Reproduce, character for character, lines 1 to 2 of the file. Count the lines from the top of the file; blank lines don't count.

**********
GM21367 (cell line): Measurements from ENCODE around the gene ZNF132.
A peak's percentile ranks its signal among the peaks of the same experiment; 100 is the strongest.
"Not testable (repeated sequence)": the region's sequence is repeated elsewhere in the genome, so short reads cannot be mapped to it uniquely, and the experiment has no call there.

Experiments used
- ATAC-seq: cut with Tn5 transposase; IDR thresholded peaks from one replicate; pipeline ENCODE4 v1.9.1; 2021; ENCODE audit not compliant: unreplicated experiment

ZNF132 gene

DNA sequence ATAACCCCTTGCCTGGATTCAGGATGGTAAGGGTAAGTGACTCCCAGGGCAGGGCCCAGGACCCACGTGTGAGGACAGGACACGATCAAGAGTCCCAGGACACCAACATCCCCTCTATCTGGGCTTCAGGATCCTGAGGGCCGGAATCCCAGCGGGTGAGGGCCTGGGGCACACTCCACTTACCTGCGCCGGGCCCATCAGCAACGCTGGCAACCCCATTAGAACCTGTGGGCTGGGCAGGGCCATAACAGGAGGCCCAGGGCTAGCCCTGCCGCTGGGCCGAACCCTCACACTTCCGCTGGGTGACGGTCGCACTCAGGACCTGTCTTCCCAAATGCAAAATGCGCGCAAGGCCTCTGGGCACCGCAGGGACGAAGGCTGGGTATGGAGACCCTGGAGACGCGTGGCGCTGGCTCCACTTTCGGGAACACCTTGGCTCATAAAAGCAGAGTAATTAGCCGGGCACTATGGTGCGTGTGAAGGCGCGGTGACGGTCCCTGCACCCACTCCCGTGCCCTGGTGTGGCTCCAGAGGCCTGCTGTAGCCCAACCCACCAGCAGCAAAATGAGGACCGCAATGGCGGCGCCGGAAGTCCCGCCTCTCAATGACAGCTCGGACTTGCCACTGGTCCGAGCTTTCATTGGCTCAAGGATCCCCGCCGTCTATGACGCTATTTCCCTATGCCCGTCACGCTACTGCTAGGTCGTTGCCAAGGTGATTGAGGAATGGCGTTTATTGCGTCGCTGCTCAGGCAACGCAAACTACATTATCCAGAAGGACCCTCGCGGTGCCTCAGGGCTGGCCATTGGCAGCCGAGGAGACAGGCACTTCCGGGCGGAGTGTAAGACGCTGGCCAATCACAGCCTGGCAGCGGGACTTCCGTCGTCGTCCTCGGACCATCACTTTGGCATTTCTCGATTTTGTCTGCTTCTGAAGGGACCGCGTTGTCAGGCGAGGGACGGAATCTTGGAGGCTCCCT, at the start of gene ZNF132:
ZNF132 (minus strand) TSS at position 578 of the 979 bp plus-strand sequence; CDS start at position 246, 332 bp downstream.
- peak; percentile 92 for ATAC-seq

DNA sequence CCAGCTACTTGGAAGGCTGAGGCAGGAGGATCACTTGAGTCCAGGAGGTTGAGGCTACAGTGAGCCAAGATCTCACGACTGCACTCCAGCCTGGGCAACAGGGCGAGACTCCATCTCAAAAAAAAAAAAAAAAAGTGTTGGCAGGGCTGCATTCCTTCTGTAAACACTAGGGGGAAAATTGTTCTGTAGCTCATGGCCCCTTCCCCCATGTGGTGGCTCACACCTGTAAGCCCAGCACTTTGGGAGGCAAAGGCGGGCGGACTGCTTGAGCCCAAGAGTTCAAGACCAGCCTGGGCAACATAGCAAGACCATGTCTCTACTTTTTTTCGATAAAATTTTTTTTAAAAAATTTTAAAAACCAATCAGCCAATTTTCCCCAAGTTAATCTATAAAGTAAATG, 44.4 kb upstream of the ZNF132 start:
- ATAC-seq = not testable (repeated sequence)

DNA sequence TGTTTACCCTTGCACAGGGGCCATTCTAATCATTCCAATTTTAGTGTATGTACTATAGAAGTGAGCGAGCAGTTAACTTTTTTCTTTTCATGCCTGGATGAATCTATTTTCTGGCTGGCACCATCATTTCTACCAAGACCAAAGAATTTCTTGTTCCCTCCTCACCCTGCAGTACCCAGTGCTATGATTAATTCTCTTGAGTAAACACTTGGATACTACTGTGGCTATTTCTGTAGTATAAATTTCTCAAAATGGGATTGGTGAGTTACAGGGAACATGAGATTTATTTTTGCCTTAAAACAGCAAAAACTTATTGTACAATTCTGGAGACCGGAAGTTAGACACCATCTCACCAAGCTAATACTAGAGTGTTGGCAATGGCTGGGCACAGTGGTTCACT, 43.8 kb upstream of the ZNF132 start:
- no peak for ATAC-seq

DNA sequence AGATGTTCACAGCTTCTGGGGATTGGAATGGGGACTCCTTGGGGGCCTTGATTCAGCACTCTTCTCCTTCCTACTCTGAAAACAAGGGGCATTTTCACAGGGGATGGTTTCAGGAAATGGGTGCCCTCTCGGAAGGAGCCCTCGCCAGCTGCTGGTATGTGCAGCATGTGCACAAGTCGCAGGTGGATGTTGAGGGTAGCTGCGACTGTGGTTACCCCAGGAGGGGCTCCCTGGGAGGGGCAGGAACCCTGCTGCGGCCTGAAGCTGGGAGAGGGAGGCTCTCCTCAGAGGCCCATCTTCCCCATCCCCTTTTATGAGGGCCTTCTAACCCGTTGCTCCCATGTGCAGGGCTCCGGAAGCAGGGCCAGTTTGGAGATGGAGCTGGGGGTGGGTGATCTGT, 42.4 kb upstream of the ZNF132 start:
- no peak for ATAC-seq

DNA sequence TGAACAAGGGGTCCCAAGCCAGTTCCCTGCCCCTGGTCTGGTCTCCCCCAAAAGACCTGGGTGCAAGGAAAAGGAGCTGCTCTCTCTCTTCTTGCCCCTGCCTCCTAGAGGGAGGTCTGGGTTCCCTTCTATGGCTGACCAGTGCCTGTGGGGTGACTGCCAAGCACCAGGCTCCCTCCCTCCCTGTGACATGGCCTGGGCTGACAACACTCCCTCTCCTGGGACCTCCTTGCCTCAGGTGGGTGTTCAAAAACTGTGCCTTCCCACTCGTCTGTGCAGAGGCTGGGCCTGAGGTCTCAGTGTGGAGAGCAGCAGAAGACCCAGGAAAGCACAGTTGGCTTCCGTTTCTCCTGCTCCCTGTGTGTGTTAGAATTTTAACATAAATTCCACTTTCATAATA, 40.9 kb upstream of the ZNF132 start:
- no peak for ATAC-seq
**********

GM21367 (cell line): Measurements from ENCODE around the gene ZNF132.
A peak's percentile ranks its signal among the peaks of the same experiment; 100 is the strongest.